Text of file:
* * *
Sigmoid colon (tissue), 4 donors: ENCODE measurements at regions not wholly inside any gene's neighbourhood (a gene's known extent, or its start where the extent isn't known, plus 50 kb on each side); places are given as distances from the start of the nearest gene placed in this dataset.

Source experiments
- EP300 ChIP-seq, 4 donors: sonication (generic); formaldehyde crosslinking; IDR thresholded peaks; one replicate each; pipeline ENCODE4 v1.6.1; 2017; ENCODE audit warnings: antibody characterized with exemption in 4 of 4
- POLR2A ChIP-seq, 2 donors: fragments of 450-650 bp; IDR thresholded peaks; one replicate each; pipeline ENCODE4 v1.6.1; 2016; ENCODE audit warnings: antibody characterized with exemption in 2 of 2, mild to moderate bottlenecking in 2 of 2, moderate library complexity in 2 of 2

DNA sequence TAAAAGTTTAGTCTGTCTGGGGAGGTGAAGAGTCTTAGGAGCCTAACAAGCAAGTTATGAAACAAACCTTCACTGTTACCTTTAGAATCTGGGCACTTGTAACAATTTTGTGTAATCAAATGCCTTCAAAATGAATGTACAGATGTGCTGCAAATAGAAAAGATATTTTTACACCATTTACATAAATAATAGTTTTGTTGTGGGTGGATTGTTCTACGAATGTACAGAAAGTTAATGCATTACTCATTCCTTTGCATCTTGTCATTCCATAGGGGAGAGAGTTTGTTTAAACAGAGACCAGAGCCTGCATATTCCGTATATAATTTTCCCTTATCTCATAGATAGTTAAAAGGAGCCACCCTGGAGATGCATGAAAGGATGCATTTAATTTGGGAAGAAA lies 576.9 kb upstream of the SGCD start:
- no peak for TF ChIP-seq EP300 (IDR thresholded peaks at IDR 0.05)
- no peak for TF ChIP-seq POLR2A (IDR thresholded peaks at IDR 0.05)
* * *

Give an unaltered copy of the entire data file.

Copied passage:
Sigmoid colon (tissue), 4 donors: ENCODE measurements at regions not wholly inside any gene's neighbourhood (a gene's known extent, or its start where the extent isn't known, plus 50 kb on each side); places are given as distances from the start of the nearest gene placed in this dataset.

Source experiments
- EP300 ChIP-seq, 4 donors: sonication (generic); formaldehyde crosslinking; IDR thresholded peaks; one replicate each; pipeline ENCODE4 v1.6.1; 2017; ENCODE audit warnings: antibody characterized with exemption in 4 of 4
- POLR2A ChIP-seq, 2 donors: fragments of 450-650 bp; IDR thresholded peaks; one replicate each; pipeline ENCODE4 v1.6.1; 2016; ENCODE audit warnings: antibody characterized with exemption in 2 of 2, mild to moderate bottlenecking in 2 of 2, moderate library complexity in 2 of 2

DNA sequence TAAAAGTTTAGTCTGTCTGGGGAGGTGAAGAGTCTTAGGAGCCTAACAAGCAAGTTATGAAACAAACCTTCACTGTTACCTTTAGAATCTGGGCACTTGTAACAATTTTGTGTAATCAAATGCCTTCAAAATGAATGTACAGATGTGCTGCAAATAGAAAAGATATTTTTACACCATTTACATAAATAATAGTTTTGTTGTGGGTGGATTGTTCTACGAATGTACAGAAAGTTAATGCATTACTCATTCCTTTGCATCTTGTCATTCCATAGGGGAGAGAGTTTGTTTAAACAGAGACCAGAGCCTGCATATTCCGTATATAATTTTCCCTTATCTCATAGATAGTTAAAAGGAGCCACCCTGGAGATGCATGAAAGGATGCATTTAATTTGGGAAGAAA lies 576.9 kb upstream of the SGCD start:
- no peak for TF ChIP-seq EP300 (IDR thresholded peaks at IDR 0.05)
- no peak for TF ChIP-seq POLR2A (IDR thresholded peaks at IDR 0.05)